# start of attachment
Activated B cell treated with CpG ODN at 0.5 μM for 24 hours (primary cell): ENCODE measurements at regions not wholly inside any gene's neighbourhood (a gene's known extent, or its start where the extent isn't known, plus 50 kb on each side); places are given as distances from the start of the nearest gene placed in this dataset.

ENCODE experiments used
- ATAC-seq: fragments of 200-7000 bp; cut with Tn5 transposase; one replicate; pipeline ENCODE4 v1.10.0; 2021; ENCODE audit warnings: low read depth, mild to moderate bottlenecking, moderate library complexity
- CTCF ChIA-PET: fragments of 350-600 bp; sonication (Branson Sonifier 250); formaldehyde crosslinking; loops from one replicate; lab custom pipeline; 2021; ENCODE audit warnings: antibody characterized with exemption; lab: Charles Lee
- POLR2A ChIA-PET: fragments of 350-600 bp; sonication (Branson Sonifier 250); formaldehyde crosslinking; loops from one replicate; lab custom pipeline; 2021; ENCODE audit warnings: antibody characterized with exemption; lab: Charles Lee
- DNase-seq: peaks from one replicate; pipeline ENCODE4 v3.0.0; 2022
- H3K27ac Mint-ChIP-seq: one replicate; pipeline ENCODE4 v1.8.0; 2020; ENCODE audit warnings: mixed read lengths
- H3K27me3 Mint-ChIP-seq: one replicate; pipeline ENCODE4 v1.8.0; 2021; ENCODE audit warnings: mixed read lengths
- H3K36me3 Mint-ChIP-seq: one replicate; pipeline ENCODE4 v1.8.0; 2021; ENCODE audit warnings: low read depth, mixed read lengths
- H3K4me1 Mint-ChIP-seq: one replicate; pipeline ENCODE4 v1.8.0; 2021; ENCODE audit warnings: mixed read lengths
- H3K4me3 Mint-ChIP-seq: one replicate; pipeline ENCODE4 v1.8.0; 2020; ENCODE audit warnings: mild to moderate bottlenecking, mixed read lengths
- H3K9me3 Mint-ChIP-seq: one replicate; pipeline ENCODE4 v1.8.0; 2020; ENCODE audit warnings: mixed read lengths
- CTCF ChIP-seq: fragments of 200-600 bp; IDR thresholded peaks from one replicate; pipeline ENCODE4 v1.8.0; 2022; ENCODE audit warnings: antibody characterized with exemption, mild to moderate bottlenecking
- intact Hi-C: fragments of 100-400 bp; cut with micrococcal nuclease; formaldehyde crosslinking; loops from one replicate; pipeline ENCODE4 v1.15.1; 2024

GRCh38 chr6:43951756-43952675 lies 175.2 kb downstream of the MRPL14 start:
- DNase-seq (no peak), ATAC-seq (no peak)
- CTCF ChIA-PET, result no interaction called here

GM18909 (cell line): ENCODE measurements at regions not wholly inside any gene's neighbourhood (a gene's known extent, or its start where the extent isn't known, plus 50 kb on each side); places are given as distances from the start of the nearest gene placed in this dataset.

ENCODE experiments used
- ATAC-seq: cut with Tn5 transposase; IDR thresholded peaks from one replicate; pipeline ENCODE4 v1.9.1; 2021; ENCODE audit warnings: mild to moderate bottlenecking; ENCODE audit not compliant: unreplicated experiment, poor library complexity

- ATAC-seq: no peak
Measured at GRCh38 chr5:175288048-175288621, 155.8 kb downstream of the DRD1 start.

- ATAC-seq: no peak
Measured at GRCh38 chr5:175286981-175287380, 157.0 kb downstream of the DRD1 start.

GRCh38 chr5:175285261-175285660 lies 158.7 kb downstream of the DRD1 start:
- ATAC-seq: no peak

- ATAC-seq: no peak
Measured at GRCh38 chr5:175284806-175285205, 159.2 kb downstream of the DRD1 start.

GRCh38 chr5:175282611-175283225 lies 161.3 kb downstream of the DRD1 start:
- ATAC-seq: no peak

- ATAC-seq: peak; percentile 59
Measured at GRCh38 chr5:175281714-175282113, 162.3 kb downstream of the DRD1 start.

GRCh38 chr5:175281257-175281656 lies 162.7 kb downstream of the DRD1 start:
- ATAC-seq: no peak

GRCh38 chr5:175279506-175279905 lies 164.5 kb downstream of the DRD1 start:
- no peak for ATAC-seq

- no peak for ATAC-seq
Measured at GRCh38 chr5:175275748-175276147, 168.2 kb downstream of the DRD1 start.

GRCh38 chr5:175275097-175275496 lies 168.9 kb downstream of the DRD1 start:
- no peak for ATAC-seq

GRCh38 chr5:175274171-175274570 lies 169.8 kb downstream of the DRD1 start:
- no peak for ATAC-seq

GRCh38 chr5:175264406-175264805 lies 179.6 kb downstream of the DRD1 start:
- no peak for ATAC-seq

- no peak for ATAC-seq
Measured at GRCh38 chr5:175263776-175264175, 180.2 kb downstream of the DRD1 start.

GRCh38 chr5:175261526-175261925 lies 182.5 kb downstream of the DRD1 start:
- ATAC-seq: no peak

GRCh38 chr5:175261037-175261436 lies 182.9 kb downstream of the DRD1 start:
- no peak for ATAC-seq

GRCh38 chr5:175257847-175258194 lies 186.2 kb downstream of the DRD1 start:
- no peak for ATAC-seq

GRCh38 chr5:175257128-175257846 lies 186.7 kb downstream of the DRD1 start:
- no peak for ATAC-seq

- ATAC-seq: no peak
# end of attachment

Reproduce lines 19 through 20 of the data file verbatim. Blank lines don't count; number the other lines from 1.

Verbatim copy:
ENCODE experiments used
- ATAC-seq: cut with Tn5 transposase; IDR thresholded peaks from one replicate; pipeline ENCODE4 v1.9.1; 2021; ENCODE audit warnings: mild to moderate bottlenecking; ENCODE audit not compliant: unreplicated experiment, poor library complexity